This high definition presentation from Fox marks a discernible improvement over the 2003 DVD release. It doesn't offer the high gloss imagery and razor sharp clarity of today's films that come to Blu-ray but its elements are rendered cleanly. Detail during close up and mid level camera angles revealed an appreciable amount of depth and delineation. I could detect the texture in clothing and physical features as well as the variations on the surfaces of objects within the frame. This wasn't strictly the case as some shots weren't as definitively resolved but fidelity was rarely questionable. Blacks were punchy and a deep shade of black and low level detail during segments that contained limited or uneven light was clearly evident which enhanced depth and the perception of objects in backgrounds. I didn't find colors to be noticeably snappy but they appeared tonally balanced. Fleshtones were on the drab side and sometimes yielded pasty looking complexions among the fairer skin types in the cast. I was pleased to see that the rendering of grain appeared natural with an evenly layered texture which occasionally took on more prominence but never rose to an objectionable level. Images were stable even during potentially difficult video segments, such as the dark, smoke filled bar sequence, as noise and artifacts were kept to a minimum. Overall I was very pleased with quality of this encoding.
The lossless DTS-HD Master Audio soundtrack easily conveyed the elements present in this recording and clearly bested the Dolby Surround track on the 2003 DVD release. I was impressed with the clarity and articulation of spoken dialogue as well as the reproduction of the variety of sounds contained within this essentially front heavy mix. This included everything from the loud screech of the steam whistle, a clap of thunder or the weight of the freight train to the sizzle of lard on a hot griddle or the rustling of Vinny's cloth suit as he walks. There was ample dynamic range which presented Randy Edelman's music score with full bodied dimension and discerning low level punch as it enlivened the soundstage. Channel separation was notable there were several instances where discretely placed sounds were used to good effect. An example of this occurs as Vinny and Lisa arrive in Wazoo City. The loud music coming from their car can be heard by people on the street as drive through town. The camera pans back and forth to the various onlookers as they watch them. The music seemingly continues to emanate from their vehicle as the vantage point changes according to the camera's perspective which moves it around the soundstage. The court room sequences retained a front loaded orientation with mild rear channel ambience applied to give it a more open and dimensional feel. I thought it sounded great.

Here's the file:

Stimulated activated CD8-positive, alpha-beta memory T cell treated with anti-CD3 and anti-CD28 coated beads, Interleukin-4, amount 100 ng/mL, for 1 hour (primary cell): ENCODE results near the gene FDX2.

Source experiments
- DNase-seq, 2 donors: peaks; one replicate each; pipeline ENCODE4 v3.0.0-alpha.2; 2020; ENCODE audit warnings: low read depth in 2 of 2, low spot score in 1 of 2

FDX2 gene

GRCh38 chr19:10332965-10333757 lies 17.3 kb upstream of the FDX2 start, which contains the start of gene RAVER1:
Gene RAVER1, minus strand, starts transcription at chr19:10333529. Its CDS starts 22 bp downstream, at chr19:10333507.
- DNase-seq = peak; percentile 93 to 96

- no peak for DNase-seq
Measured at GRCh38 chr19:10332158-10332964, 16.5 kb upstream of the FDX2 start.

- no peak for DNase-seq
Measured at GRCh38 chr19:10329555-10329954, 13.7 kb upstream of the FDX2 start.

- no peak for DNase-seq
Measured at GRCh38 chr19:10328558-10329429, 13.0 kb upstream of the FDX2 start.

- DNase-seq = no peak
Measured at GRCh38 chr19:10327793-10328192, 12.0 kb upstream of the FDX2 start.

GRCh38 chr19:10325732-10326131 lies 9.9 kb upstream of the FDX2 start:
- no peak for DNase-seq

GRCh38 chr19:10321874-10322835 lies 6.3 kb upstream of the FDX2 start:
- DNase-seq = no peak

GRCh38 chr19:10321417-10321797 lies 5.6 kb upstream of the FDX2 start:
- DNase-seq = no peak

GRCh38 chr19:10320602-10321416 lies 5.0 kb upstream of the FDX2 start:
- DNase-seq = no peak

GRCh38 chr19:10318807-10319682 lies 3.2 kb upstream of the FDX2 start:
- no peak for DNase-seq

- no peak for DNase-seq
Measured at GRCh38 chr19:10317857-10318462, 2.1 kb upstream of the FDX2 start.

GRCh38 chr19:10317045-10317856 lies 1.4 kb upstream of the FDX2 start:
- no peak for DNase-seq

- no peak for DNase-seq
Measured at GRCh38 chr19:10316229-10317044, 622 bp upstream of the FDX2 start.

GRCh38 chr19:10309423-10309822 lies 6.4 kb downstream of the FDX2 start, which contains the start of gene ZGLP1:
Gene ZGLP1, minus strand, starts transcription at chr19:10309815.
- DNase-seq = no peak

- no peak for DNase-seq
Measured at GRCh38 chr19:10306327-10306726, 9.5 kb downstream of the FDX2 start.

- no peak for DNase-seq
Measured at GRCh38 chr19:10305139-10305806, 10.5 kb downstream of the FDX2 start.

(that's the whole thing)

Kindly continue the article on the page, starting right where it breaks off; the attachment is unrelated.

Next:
- Commentary by Director Jonathan Lynn
- Theatrical trailers - A & B
- TV Spots - Up to his ears and Lover
My cousin Vinny is a thoroughly entertaining comedy classic that is deservedly a favorite among movie fans. I can't speak for everyone but I looked forward to its release on Blu-ray Disc. This high definition audio/video presentation from Fox shines and presents fans with the opportunity to see My Cousin Vinny looking and sounding better than ever. The sparse bonus features are certainly disappointing as I had hoped that this release would be the first to offer a decent round of extras. Regardless, this disc is easily worth adding to your collection and is highly recommended.
AVS Forum Blu-ray Reviews
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JVC DLA-RS20 1080p High Definition Front Projector (Calibrated by Jeff Meier)
Carada Precision Brilliant White 96" Screen
Oppo BDP-83 Universal disc/Blu-ray Player (HDMI Audio/Video)
Toshiba HD-XA2 HD DVD Player (HDMI Audio/Video)
Sony Playstation 3 Blu-ray disc Player (HDMI Audio/Video)
Oppo 970HD universal disc DVD Player (480i HDMI)
Denon AVR 5308CI THX Ultra 2 Preamp/Video Processor
Sherbourn Technologies - 7/200 Seven Channel Amplifier
Philips TSU9400 Pro Series Touch Panel Remote Control
Canton "Ergo" Series speakers
Axiom Audio QS8 Quadpolar speakers
SV Sound PB-13 Ultra (Rosenut finish)
APC AV S15BLK Power Conditioner/Surge Protector
Furman SPR-20i Stable Power Regulator
Wireworld, VizionWare, Audioquest, Best Deal Cables - Audio/Video/Speaker Cabling
Cool Components - CP-CP102 cooling package